Article10 Dec 2022

Guide to Mapping a Course to Real-Time Liquidity

There’s a lot of buzz these days around real-time liquidity. That’s because, despite being in a nascent stage, the long-sought-after ability to manage liquidity in real-time is on a course to becoming a reality very quickly. For treasurers this means staying on top of everevolving marketplace and technology developments and taking the incremental steps necessary to keep their organizations on a sound path to reaping the many benefits of viewing and mobilizing funds in real-time. Treasuries that fall behind will find it difficult to support new e-commerce models and “just-in-time” supply chains, which can help reduce commercial counterparty risks and enhance working capital.


Rupa Mankad,
APAC Head of Liquidity Solutions Product, Treasury and Trade Solutions, Citi


Ambrish Bansal,
Global Head of Liquidity Solutions Product, Treasury and Trade Solutions, Citi

Fueled by instant payments

The forces propelling the shift to real-time are numerous. One of the most significant is instant payments. Instant Payments schemes have been emerging rapidly over the past few years. Today there are more than 55 live Instant Payments schemes globally, covering 85% of the world’s GDP. Payment networks that enable the transfer of funds from one bank account to another in a matter of seconds are being rolled out in local markets around the world in growing numbers — with the expectation that most key markets will have a live Instant Payments scheme by 2023 — redefining payment preferences and reshaping cash flow management for both buyers and sellers.

In Asia, regulators were at the forefront of launching instant payment schemes, moving a commercial culture immersed in digital payments and mobile banking to new levels of speed and efficiency. With instant payment networks now live in over 13 markets in Asia Pacific1, major markets such as South Korea, India and China see daily instant payment flows of roughly 75 million, 41 million and 30 million, respectively.2

Globally at Citi, an estimated 1.8MM of instant payment transactions are processed daily and schemes are now live in 27 countries, including all major markets, with an additional 10 markets expected to go live by year end.

This intensification of growth points to the widespread adoption of e-commerce channels among digital natives and traditional businesses, as well as their desire to meet the expectations of digitally savvy consumers.

A matter of supply and demand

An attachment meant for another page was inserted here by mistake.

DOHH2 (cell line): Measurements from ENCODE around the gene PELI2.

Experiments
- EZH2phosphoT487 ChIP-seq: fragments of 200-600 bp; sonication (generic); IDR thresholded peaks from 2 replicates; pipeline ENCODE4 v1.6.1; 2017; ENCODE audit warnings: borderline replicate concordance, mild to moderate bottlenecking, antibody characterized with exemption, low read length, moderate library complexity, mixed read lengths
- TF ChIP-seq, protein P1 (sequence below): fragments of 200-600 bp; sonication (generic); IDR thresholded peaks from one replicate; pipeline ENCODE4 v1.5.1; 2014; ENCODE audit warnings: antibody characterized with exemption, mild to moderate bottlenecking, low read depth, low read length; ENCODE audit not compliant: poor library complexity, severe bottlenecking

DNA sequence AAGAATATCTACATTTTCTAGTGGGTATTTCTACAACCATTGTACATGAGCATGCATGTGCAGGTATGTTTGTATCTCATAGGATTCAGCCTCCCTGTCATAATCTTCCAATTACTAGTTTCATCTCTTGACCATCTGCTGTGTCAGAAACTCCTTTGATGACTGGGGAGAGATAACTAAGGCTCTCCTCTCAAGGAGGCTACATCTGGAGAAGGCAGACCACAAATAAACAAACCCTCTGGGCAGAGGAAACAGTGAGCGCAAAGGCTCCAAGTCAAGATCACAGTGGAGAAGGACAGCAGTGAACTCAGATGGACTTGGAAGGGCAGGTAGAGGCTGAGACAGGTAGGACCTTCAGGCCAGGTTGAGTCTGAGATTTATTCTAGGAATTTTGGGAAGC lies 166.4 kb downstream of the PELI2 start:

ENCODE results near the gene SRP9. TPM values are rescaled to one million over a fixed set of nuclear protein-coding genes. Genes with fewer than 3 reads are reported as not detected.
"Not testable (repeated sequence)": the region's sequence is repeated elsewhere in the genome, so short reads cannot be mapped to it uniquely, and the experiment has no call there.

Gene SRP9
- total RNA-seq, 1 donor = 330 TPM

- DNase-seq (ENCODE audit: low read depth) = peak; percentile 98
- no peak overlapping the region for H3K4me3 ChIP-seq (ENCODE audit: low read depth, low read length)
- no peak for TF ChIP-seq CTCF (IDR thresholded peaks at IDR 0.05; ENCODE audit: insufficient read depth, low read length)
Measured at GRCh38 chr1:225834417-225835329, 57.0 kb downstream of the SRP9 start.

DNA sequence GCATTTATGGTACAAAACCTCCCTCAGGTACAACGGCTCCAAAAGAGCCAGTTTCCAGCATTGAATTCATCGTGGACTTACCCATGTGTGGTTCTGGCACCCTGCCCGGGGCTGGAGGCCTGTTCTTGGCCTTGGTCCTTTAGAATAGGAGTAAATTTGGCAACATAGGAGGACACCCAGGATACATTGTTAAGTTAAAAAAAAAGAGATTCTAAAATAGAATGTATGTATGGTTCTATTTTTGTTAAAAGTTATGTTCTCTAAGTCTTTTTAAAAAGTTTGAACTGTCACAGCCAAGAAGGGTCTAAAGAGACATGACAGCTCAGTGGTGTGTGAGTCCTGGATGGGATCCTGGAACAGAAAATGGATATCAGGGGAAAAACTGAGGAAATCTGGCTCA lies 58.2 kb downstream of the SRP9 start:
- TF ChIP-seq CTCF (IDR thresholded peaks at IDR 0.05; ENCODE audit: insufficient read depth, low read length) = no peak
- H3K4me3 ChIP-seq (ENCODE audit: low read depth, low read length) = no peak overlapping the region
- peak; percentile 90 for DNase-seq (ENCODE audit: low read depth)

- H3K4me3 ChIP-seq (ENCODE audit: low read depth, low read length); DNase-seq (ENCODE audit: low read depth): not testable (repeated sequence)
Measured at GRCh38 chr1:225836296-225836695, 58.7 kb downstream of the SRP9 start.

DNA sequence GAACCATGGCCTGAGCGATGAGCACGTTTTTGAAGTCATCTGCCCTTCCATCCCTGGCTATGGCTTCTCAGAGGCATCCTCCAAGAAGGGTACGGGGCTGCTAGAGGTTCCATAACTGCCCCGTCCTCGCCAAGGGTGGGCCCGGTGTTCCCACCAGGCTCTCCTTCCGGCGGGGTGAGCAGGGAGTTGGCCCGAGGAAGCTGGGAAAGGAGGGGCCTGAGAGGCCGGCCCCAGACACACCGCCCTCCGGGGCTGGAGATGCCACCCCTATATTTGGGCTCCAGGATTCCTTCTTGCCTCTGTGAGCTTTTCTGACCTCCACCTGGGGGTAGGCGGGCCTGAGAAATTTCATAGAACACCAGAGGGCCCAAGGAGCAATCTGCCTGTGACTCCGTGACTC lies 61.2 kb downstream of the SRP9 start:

By their nature instant payments play a key role in the march toward real-time liquidity. More broadly speaking though, the speed and essence of the shift to real-time liquidity is intricately linked to the fundamental economic forces of supply and demand.

Demand is being driven by the proliferation of e-business models, marketplaces and platforms, including a rise in direct-to-consumer e-commerce, all of which picked up unprecedented momentum during the Covid-19 pandemic and are fueling the appeal of real-time transactions.

On the supply side, technical and market infrastructures have also evolved rapidly in recent years. Part of this evolution is tied to the surge in instant payment schemes that enable banks and fintechs to mobilize funds in real time. On a wider scale, however, open banking and application programming interfaces (APIs) are two of real-time’s most powerful enablers, particularly when it comes to the messaging layer of transactions and the exchange of data among banks and other ecosystem participants.

As for open banking, one of the most widely known regulatory initiatives aimed at opening up data flows between financial institutions and third parties via APIs is Payment Services Directive 2 (PSD2) in the UK and EEA. However, numerous other markets are on a similar path. Australia and Hong Kong, for instance, have established open banking frameworks, and in the U.S. the Consumer Financial Protection Bureau (CFPB) has proposed open banking rules around the exchange of consumers’ transaction data. While markets like China, India and Thailand don’t have formal regulatory guidelines the off-take driven by the commercial uses and emerging from the underlying digital economy is sizeable.

As instant payments take off in markets where there are no regulatory-prescribed limits, such as Hong Kong and Australia, instant payments are gaining traction in the B2B environment too.

Bottom line, rapidly changing forces on both the supply and demand sides of the equation are driving real-time operating flows and making the time very ripe for the development of real-time liquidity.

Plotting a path forward

When it comes to plotting a course to achieving real-time liquidity, one size does not fit all. All organizations face challenges that are unique to them determined by a wide range of factors such as industry sector, organizational structure, geographic footprint and technology readiness.

Generally speaking, though, a company’s multi-year journey to real-time liquidity will parallel marketplace developments and encompass several phases. In all cases, however, the process starts with taking stock of treasury’s current state and clearly defining the problem or problems to be solved. First steps in the journey also include putting in place the right team to properly scope the work to be done, secure the requisite funding, and get the job done with technology support from the highest levels of the corporation being essential.